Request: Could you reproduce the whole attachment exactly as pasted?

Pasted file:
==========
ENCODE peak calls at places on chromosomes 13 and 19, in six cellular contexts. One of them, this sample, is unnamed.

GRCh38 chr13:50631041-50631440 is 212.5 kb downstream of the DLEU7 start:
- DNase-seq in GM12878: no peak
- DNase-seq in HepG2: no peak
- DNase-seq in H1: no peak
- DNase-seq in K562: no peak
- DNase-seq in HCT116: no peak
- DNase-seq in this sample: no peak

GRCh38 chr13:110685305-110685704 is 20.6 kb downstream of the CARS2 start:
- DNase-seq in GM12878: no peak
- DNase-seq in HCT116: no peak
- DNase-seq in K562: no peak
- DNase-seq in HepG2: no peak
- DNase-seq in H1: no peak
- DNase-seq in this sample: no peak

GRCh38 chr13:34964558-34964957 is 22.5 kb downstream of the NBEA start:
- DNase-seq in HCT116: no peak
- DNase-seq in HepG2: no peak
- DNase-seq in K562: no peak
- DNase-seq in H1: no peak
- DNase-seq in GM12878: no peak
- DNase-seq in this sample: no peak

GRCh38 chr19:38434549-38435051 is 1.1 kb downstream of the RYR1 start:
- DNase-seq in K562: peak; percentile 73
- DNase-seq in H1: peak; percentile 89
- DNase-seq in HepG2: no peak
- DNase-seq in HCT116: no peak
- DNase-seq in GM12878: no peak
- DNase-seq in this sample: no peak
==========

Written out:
ENCODE peak calls at places on chromosomes 13 and 19, in six cellular contexts. One of them, this sample, is unnamed.

GRCh38 chr13:50631041-50631440 is 212.5 kb downstream of the DLEU7 start:
- DNase-seq in GM12878: no peak
- DNase-seq in HepG2: no peak
- DNase-seq in H1: no peak
- DNase-seq in K562: no peak
- DNase-seq in HCT116: no peak
- DNase-seq in this sample: no peak

GRCh38 chr13:110685305-110685704 is 20.6 kb downstream of the CARS2 start:
- DNase-seq in GM12878: no peak
- DNase-seq in HCT116: no peak
- DNase-seq in K562: no peak
- DNase-seq in HepG2: no peak
- DNase-seq in H1: no peak
- DNase-seq in this sample: no peak

GRCh38 chr13:34964558-34964957 is 22.5 kb downstream of the NBEA start:
- DNase-seq in HCT116: no peak
- DNase-seq in HepG2: no peak
- DNase-seq in K562: no peak
- DNase-seq in H1: no peak
- DNase-seq in GM12878: no peak
- DNase-seq in this sample: no peak

GRCh38 chr19:38434549-38435051 is 1.1 kb downstream of the RYR1 start:
- DNase-seq in K562: peak; percentile 73
- DNase-seq in H1: peak; percentile 89
- DNase-seq in HepG2: no peak
- DNase-seq in HCT116: no peak
- DNase-seq in GM12878: no peak
- DNase-seq in this sample: no peak